If I am organizing for a strike, the first threshold is, “Can we get to a simple majority?” on the first petition that says, “We think our boss is being unfair” or “We deserve to keep our pension” or whatever the fight is. Then, we got to a 55 percent structure test. Then, we build to 65 percent, 70 percent, 75 percent, 80 percent, 85 percent, 90 percent. That is the level of detail. Participation rate and then approval rate—that’s what we are looking for before we know that we can win. The difference between people who win collective action these days and those folks who, unfortunately, call strikes and don’t win, usually is that they haven’t done that methodical work, which is my fear about some of the hyped-up discussion about what is happening under states right now in the education sector.

That is why I can sound more critical than I am, of things like the fast food worker … I am going to call them protests. A strike actually shutters production or causes a significant crisis. In the healthcare sector, we don’t shut down a hospital because people would die, but if the employer has to pay a double payroll and replace the entire workforce with another not-cheap workforce, like no less than $100 an hour for anyone who is a scab in a hospital strike. The janitor is going to get $100 an hour. Super big money goes into scabs. So, when an employer has to recreate an entire payroll, they actually can’t sustain it for very long. That is a serious crisis if you get 90 percent or more out. And 100 percent out with the community behind you, we win. I think that is the exciting thing that we all get to pick up on if we pay attention to it coming out of West Virginia, is 100 percent out or a super-majority out with community support, we can defeat forces as powerful as Trump. That is the message of West Virginia.

Sarah: Community support is a very important part of your first book. Talking about whole worker organizing, you write about the importance of organizing within the structure, but also of bringing in the community and the connections for the community to that structure. That seems like also when we are talking about strikes in a political context, that seems like a really important part of the conversation.

Jane: It is essential. I am obsessed about healthcare and education strikes in part because I think that healthcare workers and education workers have a particularly unique ability to bring their entire community into their struggle. In West Virginia, it was definitely not only 34,000 workers, which was the number who struck between the teachers and the service personnel. It was actually hundreds of thousands of people brought into the contestation for power against a very conservative power structure because the students went with them. So, you bring 277,000 students into the struggle with you—nearly every student supports the teachers in education strikes. Let alone, by the way, their bus drivers, their cooks, their janitors, those people who pick them up and drop them off. They love those people.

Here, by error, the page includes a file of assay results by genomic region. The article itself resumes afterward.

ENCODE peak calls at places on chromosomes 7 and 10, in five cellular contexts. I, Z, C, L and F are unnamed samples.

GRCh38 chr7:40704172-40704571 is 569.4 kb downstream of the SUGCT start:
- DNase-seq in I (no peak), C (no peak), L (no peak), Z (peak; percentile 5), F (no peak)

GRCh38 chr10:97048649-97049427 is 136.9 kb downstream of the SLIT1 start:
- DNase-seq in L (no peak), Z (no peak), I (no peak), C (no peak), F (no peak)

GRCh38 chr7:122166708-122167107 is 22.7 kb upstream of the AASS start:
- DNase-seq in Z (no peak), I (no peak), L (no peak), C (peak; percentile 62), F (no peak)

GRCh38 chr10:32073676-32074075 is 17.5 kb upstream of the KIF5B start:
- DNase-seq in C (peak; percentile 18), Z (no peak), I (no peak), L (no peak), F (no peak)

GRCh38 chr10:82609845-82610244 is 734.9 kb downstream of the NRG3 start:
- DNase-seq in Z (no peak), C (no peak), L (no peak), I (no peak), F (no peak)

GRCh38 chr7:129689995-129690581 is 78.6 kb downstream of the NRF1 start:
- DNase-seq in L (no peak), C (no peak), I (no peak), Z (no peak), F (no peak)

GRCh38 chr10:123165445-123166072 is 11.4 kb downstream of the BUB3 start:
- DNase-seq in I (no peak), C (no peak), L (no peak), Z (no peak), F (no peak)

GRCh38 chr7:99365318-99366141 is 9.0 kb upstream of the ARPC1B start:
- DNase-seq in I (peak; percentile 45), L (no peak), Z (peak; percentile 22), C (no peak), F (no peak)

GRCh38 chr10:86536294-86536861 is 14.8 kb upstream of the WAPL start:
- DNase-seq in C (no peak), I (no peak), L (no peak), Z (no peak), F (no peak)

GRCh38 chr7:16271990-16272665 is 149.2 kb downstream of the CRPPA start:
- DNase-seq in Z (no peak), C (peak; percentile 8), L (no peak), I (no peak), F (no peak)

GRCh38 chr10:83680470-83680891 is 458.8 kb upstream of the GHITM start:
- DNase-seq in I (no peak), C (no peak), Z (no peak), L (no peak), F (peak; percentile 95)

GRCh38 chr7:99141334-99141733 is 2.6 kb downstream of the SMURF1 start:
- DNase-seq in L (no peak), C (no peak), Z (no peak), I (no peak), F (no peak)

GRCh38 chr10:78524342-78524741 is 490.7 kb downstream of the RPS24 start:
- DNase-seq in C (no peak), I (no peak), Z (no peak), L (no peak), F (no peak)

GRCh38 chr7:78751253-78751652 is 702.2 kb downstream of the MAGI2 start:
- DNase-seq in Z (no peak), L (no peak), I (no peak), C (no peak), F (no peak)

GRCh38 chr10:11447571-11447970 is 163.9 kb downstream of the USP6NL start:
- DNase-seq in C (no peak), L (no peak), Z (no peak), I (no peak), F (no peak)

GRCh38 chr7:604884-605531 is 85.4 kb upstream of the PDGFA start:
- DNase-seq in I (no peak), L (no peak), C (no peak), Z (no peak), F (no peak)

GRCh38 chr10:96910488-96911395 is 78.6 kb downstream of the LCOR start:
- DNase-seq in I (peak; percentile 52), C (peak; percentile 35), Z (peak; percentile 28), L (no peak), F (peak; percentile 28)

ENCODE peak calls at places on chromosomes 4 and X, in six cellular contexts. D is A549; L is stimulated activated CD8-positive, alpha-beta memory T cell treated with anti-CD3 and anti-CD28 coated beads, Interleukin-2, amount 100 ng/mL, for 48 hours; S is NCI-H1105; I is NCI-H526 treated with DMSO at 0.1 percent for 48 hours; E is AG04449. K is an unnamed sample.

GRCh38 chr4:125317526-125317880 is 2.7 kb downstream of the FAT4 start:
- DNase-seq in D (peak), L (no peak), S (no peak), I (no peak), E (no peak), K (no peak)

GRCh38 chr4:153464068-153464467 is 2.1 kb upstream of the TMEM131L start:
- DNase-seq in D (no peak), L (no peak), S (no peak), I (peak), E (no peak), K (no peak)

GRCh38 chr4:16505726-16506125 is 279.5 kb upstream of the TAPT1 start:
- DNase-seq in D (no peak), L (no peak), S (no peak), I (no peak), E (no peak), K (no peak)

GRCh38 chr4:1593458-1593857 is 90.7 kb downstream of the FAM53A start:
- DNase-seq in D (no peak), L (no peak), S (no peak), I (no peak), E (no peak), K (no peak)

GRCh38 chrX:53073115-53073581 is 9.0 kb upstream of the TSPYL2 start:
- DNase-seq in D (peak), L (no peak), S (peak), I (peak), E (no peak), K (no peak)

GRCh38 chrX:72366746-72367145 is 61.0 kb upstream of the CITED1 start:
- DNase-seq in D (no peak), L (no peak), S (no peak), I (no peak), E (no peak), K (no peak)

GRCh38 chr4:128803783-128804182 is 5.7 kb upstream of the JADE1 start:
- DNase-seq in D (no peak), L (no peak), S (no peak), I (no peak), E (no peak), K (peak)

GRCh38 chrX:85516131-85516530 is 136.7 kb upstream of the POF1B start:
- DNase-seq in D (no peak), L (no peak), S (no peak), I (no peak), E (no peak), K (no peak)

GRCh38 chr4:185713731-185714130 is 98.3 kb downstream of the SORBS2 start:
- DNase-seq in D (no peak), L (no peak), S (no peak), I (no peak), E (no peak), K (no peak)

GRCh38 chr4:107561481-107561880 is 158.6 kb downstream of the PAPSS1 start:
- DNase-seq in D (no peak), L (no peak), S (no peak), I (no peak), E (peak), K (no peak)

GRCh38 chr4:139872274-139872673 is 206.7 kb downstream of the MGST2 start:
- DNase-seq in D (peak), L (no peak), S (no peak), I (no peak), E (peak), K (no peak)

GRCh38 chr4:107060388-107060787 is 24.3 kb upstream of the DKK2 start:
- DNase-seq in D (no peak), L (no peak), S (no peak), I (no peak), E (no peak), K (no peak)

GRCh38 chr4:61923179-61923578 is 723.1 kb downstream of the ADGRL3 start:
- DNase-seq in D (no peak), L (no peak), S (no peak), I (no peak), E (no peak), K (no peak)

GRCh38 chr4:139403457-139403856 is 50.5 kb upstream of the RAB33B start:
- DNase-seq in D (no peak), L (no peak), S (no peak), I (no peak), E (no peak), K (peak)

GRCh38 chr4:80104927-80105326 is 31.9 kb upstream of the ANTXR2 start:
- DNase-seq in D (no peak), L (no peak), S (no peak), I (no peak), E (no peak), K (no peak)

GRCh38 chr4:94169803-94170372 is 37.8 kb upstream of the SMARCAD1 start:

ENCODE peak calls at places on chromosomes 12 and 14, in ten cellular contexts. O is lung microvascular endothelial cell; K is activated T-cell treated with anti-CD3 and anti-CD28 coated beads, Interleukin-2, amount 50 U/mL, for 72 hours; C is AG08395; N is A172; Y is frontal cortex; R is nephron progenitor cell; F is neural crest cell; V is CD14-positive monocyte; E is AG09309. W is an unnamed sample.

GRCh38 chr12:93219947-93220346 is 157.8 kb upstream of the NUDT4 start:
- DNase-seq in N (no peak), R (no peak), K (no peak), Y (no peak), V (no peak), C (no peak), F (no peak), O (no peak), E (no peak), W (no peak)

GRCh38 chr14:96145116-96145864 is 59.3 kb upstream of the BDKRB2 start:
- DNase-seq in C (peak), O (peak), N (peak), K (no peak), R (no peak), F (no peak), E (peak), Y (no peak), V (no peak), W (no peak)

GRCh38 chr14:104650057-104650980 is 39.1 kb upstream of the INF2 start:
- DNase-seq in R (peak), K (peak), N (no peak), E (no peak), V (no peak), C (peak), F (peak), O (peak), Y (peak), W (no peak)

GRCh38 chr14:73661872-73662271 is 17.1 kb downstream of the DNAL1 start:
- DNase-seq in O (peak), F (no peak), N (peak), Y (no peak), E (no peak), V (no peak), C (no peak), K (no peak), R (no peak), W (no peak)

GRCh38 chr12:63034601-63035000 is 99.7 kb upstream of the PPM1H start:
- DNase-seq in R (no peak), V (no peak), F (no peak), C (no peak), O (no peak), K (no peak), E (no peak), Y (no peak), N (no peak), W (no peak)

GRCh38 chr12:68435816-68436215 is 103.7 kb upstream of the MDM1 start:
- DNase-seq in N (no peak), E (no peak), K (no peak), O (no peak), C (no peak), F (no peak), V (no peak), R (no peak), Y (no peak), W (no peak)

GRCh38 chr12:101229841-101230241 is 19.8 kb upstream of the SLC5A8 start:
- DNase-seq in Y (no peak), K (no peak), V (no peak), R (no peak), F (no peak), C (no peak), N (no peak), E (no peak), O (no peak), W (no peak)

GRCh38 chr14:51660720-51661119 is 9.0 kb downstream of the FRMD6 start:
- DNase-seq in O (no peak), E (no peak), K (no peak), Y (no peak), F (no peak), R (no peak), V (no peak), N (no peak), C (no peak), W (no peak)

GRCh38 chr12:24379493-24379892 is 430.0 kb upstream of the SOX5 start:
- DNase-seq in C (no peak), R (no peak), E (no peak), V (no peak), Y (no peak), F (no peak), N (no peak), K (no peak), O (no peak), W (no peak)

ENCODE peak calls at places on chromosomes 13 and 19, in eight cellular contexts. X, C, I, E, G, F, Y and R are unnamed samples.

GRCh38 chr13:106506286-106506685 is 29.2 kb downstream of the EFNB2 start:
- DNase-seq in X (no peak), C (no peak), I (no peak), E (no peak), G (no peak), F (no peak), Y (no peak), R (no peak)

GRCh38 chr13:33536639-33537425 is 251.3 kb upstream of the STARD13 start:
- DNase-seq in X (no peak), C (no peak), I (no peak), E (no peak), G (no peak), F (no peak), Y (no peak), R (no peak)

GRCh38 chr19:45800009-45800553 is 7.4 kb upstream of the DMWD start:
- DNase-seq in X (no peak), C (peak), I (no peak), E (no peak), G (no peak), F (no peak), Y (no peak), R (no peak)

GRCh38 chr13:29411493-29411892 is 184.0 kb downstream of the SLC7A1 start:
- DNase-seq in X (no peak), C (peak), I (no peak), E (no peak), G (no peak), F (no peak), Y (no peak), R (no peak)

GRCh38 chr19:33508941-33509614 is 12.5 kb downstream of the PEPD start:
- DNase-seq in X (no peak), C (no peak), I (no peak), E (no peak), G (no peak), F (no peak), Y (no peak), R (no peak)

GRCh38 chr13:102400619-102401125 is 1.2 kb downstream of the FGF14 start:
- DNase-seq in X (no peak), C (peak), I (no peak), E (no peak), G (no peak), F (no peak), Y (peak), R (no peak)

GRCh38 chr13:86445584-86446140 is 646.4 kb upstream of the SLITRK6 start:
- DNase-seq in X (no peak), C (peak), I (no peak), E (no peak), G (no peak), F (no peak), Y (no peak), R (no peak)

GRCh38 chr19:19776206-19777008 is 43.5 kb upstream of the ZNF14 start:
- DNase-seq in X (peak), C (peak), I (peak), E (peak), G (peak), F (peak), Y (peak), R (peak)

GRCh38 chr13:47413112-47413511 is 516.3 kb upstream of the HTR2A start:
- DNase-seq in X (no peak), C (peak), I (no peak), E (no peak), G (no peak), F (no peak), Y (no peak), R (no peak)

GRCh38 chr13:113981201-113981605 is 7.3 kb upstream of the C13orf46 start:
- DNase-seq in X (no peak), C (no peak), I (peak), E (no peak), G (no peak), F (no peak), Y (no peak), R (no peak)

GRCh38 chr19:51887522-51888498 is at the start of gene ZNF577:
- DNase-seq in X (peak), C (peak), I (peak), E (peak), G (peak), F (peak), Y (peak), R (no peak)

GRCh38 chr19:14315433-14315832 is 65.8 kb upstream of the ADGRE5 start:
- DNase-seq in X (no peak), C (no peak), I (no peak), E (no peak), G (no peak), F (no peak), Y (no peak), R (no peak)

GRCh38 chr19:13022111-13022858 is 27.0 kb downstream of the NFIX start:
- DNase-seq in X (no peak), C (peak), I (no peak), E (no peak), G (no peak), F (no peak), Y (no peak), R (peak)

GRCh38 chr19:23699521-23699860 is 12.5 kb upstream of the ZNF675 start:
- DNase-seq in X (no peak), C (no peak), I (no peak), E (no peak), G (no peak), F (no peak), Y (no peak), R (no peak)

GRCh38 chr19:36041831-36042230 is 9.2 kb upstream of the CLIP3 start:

Sarah: And these women workers are the ones that are under attack right now.

Jane: Totally under attack and under attack from austerity. The reason they are important is for so many reasons. One is because they can actually just win against stiff odds. And, two, as I think we are going to see play out in West Virginia, because of the structure of the PEIA Taskforce, which is the health insurance taskforce, the ongoing piece of business that not just the teachers, that the education workers in West Virginia have to carry their struggle into.

Sarah: The entire public sector.

Jane: The entire public sector, which got a raise thanks to the education sector. The entire next phase of the struggle is going to be 34,000 workers who went on strike, teachers and non-teachers in the schools, with a whole bunch more people that they have brought into the struggle. Certainly the state employees, but I think a few hundred thousand, to put it mildly, parents who came with them are now going to be demanding a tax of some kind, essentially re-taxing corporations to have a long-term funding solution to the health insurance crisis in West Virginia.

What is interesting to me is that mostly men in our movement over the last 25 years have had a consistent line that the private sector matters more than the public sector and that the private sector is the most important place that we have to do our work. Like, if we are going to re-build the labor movement, it has to happen in the private sector and not until we get the private sector numbers back up to something close to the public-sector numbers can we win again. I have taken a decidedly fairly public different position, which is one sector does not matter more than the other and, in fact, where I have been evolving to lately is that if anything the public sector matters more.

But I also argue that it is the mission-driven, largely female, often people of color—certainly not in West Virginia, but elsewhere—who are the people suffering the consequences of austerity and who have the capacity to fight back because of those incredibly deep structural relationships they have with either their patients in the healthcare sector or their clients in the home care part of the healthcare sector. Austerity is going after them. The austerity front is around healthcare and education. That is where massive cutbacks are happening.

Interviews for Resistance is a project of Sarah Jaffe, with assistance from Laura Feuillebois and support from the Nation Institute. It is also available as a podcast on iTunes. Not to be reprinted without permission. 

Sarah Jaffe is a former staff writer at In These Times and author of Necessary Trouble: Americans in Revolt , which Robin D.G. Kelley called “The most compelling social and political portrait of our age.” You can follow her on Twitter @sarahljaffe.